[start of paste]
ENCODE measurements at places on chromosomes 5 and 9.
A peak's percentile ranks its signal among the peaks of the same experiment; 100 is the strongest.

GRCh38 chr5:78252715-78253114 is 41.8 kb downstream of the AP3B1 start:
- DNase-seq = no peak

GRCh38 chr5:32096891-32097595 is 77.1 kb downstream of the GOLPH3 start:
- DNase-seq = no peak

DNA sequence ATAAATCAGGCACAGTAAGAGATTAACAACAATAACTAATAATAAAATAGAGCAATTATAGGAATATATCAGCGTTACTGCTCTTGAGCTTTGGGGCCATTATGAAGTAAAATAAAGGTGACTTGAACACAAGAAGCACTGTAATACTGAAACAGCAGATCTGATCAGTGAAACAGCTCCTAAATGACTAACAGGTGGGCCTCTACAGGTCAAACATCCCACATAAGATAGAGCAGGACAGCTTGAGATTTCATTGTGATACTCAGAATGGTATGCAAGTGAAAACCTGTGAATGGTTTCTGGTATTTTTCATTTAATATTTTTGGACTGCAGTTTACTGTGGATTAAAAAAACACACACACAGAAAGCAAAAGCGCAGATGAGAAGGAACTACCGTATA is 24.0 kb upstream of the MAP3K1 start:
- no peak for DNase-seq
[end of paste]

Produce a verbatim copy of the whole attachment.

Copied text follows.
ENCODE measurements at places on chromosomes 5 and 9.
A peak's percentile ranks its signal among the peaks of the same experiment; 100 is the strongest.

GRCh38 chr5:78252715-78253114 is 41.8 kb downstream of the AP3B1 start:
- DNase-seq = no peak

GRCh38 chr5:32096891-32097595 is 77.1 kb downstream of the GOLPH3 start:
- DNase-seq = no peak

DNA sequence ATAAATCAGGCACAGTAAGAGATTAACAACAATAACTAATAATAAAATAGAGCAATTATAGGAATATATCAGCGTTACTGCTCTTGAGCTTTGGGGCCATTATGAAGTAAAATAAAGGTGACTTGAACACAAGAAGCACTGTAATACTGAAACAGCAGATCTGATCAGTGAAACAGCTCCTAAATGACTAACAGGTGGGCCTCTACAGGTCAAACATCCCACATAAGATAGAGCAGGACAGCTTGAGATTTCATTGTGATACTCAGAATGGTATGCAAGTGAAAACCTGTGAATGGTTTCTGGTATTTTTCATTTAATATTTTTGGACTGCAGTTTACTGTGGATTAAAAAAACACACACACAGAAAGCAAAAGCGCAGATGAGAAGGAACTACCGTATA is 24.0 kb upstream of the MAP3K1 start:
- no peak for DNase-seq